Kaposi's sarcoma after liver transplantation from a donor with a history of ventriculoperitoneal shunt and craniotomy for primary central nervous system lymphoma: Report of a case


IŞIK B., YILMAZ S., Kirimlioglu V., Kirimlioglu H. , YILMAZ M., Sogutlu G., ...More

SURGERY TODAY, vol.38, no.1, pp.90-94, 2008 (Journal Indexed in SCI) identifier identifier identifier

  • Publication Type: Article / Article
  • Volume: 38 Issue: 1
  • Publication Date: 2008
  • Doi Number: 10.1007/s00595-007-3565-x
  • Title of Journal : SURGERY TODAY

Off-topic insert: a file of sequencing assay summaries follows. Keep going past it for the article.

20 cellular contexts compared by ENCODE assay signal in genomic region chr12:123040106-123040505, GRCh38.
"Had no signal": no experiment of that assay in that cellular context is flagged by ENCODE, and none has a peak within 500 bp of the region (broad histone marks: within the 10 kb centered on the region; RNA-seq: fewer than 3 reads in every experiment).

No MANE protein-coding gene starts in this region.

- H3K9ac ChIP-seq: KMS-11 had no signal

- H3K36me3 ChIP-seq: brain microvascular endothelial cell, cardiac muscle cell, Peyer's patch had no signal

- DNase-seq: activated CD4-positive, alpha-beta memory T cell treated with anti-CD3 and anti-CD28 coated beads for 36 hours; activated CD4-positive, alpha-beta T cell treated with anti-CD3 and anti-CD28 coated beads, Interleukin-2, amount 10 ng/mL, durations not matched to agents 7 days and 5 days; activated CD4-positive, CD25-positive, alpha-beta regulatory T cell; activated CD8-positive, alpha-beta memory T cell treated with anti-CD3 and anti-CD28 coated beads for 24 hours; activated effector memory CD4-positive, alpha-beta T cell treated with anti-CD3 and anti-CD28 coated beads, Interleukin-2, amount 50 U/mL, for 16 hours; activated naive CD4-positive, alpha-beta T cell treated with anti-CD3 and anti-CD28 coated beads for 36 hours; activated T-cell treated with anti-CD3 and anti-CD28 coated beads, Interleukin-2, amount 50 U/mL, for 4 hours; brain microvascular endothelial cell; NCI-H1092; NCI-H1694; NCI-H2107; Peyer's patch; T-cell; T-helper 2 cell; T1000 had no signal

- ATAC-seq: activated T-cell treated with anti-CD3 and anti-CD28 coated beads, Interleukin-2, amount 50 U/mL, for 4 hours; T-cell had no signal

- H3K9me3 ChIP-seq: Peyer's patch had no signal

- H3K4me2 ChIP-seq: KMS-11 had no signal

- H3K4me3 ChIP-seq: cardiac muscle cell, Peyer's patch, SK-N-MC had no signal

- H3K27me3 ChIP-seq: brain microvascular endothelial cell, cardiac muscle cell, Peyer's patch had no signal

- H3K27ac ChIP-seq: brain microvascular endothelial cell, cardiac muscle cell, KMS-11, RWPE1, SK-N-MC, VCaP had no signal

• Page Numbers: pp.90-94

Abstract

The transplantation of organs from donors who have undergone shunt surgery or craniotomy for a malignant central nervous system (CNS) tumor is controversial. We report a case of Kaposi's sarcoma (KS) developing as a result of immunosuppression in the recipient of a liver transplant from a donor who underwent craniotomy and ventriculoperitoneal shunt surgery for primary CNS lymphoma. Polymerase chain reaction assay did not isolate human herpes virus-8 in the Kaposi lesions. To our knowledge, this is the only case ever reported of KS developing after liver transplantation from a donor with lymphoma. Thus, with appropriate screening to exclude possible dissemination, patients with a history of high-grade primary CNS lymphoma treated by ventriculoperitoneal shunt and craniotomy may be accepted as donors.